New iPod shuffle freezes author’s brain with joke overload

Seriously. I still have to use a third-party, system-level-altering application to restore OS 9 window shade functionality to OS X (oddly enough, it’s called WindowShade) because Apple is way too busy doing important things like building Steve Jobs an Al Gore-powered Suit of Immortality and, apparently, engineering things nobody really, truly needs.

Like the new iPod shuffle.

By now you’ve undoubtedly read the reviews, skimmed the specs and done other things of an alliterative nature. Some of you may have ventured into an Apple store and beheld the thing for yourself, perhaps coddling it gently in your palm like a newborn chick. Or biting it like a silver dollar to see if it’s really real. I don’t know—you’re an odd bunch.

For those of you who ignored the hype and kept wondering why pictures of anodized suppositories kept littering your screen, I’ll regurgitate the basics here:

  • On Wednesday, March 11, 2009, Apple unveiled their new iPod shuffle. Because people haven’t been clamoring for a mid-level desktop all these years – they’ve been pleading for a redesigned shuffle.
  • The new shuffle features 4GB of memory, twice that of the old shuffle.
  • The new shuffle is so danged itty-bitty it can hide behind something that is only slightly bigger than itself.
  • The new shuffle includes a feature called Voice Over that reads back song information. Handy for music pirates who dump anything and everything into their libraries and won’t recognize .38 Special when they hear it.
  • There is one control button on the shuffle, for switching between random and ordered play.
  • All the other shuffle controls are on the headphone cord.

Of course, it’s the last bullet that has most people irked. I realize Apple is on some sort of button jihad, but this is, how do you say, dumb. This product firmly falls into the “just because you could, doesn’t mean you should” camp. Let’s examine this a little more flippantly, shall we?

Was anyone complaining about the gargantuan, 3/4-scale matchbook size of the previous shuffle? No.

Was anyone frightened and/or confused by the previous shuffle’s controls that mimicked those of nearly every iPod that had gone before? Maybe, but that’s more of a psychiatric issue.

Was anyone so distressed by being able to use any pair of headphones they liked that they went fetal at the thought of having to make a decision? See above.

Because that’s the real kicker. With controls on the headphone cord, you have to use Apple’s headphones. Or wait for companies to release their own, Apple-approved compatible headphones. Or wait for an adapter to use their existing headphones. Or just weep gently until a stranger takes pity upon them and pushes them in front of a bus.

So yeah, now you’ve got a proprietary controller for the shuffle. And while Apple and proprietary devices/standards/turtlenecks are nothing new, this one seems especially myopic.

But at least it’s user friendly in the way only Apple can make it user friendly. Not.

Here’s the diagram Apple itself posted to explain how to use the controller.

iPod Shuffle's dumb controls

Ooh, the eleganceness.

I’ll admit, I could become a pro at using this thing in about five minutes. But I’m a gadget nerd. Also, I wouldn’t be trying to learn it while running on a treadmill or sweatin’ to the oldies. Regardless of the learning curve, it’s still a step back when the previous shuffle’s controls had no curve to begin with.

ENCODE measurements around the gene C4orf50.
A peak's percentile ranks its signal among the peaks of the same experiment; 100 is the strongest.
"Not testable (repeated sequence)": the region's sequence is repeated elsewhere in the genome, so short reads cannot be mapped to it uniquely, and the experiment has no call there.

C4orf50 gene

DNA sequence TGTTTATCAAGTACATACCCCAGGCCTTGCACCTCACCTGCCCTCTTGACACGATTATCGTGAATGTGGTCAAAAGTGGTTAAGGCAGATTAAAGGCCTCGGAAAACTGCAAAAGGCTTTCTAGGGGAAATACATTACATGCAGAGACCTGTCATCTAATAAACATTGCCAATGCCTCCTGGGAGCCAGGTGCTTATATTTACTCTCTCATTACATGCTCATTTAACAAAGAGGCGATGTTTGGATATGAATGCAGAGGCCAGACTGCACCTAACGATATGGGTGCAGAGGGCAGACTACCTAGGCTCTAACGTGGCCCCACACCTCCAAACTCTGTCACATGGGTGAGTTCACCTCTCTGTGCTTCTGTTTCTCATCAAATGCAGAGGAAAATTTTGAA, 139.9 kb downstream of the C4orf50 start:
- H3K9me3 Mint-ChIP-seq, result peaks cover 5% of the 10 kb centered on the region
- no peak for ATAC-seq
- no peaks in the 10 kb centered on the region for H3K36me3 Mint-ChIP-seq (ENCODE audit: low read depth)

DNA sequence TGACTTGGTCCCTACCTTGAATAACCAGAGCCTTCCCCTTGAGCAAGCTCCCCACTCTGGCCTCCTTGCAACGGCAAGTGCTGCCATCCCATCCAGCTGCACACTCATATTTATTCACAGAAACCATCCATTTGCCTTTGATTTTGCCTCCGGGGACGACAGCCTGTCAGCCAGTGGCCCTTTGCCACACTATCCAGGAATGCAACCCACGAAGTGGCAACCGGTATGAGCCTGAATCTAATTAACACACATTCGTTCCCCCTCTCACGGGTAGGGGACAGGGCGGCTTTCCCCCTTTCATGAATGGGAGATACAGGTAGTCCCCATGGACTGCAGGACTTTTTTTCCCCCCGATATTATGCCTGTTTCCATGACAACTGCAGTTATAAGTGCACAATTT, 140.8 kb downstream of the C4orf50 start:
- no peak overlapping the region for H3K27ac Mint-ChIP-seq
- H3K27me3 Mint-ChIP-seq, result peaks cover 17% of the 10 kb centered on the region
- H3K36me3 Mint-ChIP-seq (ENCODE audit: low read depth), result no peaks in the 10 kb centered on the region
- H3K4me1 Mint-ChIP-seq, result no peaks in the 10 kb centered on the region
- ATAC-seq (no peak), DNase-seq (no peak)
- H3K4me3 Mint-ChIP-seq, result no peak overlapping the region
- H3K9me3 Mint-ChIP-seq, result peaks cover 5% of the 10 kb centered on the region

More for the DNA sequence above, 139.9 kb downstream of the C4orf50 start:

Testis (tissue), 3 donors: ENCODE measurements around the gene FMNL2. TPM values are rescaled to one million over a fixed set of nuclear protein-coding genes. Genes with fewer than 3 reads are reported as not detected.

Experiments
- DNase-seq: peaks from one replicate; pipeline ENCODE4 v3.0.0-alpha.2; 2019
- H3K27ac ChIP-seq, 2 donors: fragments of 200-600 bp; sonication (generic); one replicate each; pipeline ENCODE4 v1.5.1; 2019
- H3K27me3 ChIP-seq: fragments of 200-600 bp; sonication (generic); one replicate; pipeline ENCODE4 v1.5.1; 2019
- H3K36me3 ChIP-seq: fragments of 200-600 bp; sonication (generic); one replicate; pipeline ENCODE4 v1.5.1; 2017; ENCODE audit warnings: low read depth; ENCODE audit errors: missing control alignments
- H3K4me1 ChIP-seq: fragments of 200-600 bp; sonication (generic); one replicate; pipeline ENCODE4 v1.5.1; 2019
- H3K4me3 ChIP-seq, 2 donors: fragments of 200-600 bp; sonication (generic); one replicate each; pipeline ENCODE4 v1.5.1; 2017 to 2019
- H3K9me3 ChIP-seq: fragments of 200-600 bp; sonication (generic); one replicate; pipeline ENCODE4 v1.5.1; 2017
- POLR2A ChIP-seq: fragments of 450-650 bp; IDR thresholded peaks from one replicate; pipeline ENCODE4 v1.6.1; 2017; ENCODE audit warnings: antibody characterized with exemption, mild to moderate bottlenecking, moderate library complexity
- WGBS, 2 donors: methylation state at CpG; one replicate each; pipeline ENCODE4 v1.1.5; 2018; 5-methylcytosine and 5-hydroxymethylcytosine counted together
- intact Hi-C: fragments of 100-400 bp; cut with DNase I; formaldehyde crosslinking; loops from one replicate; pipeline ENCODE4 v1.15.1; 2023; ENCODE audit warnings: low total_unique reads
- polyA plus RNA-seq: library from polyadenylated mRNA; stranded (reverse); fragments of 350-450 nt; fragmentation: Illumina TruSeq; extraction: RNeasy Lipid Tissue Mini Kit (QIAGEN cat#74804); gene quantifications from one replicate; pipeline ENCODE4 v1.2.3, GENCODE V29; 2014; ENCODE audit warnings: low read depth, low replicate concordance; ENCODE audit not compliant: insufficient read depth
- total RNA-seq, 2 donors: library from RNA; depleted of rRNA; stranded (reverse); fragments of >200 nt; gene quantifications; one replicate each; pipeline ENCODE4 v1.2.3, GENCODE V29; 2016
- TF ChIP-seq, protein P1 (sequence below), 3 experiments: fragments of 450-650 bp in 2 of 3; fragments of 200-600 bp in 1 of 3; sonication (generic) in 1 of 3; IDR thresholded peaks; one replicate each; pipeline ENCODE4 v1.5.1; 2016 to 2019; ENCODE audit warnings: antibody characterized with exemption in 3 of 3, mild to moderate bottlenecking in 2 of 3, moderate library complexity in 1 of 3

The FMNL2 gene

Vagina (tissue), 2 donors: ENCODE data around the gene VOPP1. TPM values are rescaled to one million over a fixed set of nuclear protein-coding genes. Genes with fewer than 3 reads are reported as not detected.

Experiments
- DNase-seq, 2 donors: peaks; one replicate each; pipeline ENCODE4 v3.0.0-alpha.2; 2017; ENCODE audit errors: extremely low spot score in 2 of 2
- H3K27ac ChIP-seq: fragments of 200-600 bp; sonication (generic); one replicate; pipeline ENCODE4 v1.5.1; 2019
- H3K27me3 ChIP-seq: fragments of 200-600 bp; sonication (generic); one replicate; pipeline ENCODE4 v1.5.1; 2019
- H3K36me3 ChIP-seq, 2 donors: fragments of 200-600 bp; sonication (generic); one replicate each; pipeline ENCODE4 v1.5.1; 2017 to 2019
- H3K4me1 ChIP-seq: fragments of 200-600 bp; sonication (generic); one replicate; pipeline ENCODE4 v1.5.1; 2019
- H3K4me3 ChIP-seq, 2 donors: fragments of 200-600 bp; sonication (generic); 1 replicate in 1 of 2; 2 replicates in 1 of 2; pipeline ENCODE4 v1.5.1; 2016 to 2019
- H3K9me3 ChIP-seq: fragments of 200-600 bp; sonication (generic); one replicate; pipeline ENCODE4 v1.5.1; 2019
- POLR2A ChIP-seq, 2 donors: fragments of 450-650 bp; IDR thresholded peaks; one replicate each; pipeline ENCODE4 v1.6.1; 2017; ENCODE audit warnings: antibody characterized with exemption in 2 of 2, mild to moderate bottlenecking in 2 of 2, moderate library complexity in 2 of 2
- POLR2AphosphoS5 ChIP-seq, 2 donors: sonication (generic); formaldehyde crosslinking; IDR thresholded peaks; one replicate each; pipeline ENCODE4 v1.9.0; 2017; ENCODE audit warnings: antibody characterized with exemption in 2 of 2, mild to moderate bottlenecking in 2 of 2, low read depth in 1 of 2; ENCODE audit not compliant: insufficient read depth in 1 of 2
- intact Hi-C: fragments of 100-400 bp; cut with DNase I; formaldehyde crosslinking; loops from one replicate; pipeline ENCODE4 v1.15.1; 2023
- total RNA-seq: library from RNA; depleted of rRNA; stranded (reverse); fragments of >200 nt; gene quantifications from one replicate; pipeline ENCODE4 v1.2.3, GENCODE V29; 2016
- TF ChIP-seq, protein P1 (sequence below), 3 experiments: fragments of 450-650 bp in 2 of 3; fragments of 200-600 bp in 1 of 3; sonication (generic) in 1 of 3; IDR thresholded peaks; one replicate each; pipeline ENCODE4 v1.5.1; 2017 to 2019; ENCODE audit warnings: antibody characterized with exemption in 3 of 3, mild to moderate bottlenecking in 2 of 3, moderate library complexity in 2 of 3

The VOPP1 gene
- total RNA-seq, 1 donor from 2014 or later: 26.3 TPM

Perhaps I should be happy that it gave me something to rant about this week. But I’d rather be relaying something cool and interesting than cold and annoying. And no, I won’t be trumpeting the late-by-two-year addition of cut-and-paste to the iPhone OS next week. Now if you’ll excuse me, I need to learn how to multiclick like an amaXhosa.

Later,

Fox

Comments closed
    • DaveJB
    • 11 years ago

    What gets me is that Apple seem to have gone backwards with each Shuffle generation. The original was, despite its lack of screen, a pretty nifty little player that also doubled up as a memory stick thanks to its inbuilt USB plug. Then you got the 2G model, which was a bit fiddly and used an awkward proprietary dock for connectivity. Then this thing… I don’t think Apple could design a more style over substance (and usability) product if they tried!

    It doesn’t really bother me, since I use an iPod Nano, but I still can’t help but wonder… why?

    • lamparalaptopiaguita
    • 11 years ago

    lol pathetic sorry-ass appletards. instead of, u know, choosing superior, cheaper alternatives from other company, they are so emotionally dependent on their Apple Kingdom Corp. annd their Jesus ‘jobs’ christ, their lord and savior, that they rant and explode in anger when presented witha turd like this shuffle, yet they keep buying apple’s shit.

    pathetic.

      • derFunkenstein
      • 11 years ago

      When making fun of others, it’s in your best interest to use proper spelling (u know? Really?), capitalization, punctuation, and grammar.

      You calling me stupid, in effect, is the biggest compliment you could give.

    • derFunkenstein
    • 11 years ago

    l[

    • cobalt
    • 11 years ago

    What I can’t understand is why the MacBook Wheel isn’t mentioned in every single post or story covering the new shuffle? It really should be.

    ( §[< http://www.theonion.com/content/video/apple_introduces_revolutionary<]§ if you haven't seen it.)

      • absinthexl
      • 11 years ago

      Sorry, I missed this one.

      It’ll become a new tradition, like linking to Penny Arcade when someone types M$.

        • cobalt
        • 11 years ago

        Sure! At first I was mostly impressed with the production values of the Onion video, but it feels a little like Apple had to one-up the parodies of them, which adds a whole new scale of relevance to the original…..

    • DrDillyBar
    • 11 years ago

    Colour me surprised. I honestly thought someone would blog to the devil’s advocate. I suppose this means there’s a loose consensus at TR about the new Shuffle.